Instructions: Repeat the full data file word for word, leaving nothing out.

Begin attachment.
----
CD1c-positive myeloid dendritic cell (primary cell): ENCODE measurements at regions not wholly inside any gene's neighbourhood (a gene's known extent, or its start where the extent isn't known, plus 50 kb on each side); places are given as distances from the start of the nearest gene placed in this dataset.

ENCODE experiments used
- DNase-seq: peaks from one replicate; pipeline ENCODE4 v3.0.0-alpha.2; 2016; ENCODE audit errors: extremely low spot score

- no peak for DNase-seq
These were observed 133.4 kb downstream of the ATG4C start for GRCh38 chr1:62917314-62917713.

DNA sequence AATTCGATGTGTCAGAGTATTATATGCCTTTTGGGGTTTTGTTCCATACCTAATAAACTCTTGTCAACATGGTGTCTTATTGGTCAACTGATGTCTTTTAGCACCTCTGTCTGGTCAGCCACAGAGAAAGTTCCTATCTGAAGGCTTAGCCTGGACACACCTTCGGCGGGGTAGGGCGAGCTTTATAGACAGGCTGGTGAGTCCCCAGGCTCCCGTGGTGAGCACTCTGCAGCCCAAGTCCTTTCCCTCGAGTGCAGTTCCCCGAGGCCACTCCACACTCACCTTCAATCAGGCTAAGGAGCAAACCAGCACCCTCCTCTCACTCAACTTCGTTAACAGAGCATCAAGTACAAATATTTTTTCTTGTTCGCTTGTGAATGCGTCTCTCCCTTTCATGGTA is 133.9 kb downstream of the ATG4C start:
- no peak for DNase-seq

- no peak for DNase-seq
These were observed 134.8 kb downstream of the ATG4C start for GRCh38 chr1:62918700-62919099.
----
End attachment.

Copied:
CD1c-positive myeloid dendritic cell (primary cell): ENCODE measurements at regions not wholly inside any gene's neighbourhood (a gene's known extent, or its start where the extent isn't known, plus 50 kb on each side); places are given as distances from the start of the nearest gene placed in this dataset.

ENCODE experiments used
- DNase-seq: peaks from one replicate; pipeline ENCODE4 v3.0.0-alpha.2; 2016; ENCODE audit errors: extremely low spot score

- no peak for DNase-seq
These were observed 133.4 kb downstream of the ATG4C start for GRCh38 chr1:62917314-62917713.

DNA sequence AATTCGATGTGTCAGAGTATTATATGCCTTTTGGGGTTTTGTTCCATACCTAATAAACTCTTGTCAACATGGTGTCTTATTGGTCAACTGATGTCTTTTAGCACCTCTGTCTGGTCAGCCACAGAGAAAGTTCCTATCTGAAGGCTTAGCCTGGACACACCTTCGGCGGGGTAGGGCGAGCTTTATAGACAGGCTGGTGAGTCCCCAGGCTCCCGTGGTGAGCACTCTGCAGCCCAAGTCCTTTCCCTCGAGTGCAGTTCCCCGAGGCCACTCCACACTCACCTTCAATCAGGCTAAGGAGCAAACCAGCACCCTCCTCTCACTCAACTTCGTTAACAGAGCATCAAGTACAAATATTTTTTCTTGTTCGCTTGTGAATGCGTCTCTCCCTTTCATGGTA is 133.9 kb downstream of the ATG4C start:
- no peak for DNase-seq

- no peak for DNase-seq
These were observed 134.8 kb downstream of the ATG4C start for GRCh38 chr1:62918700-62919099.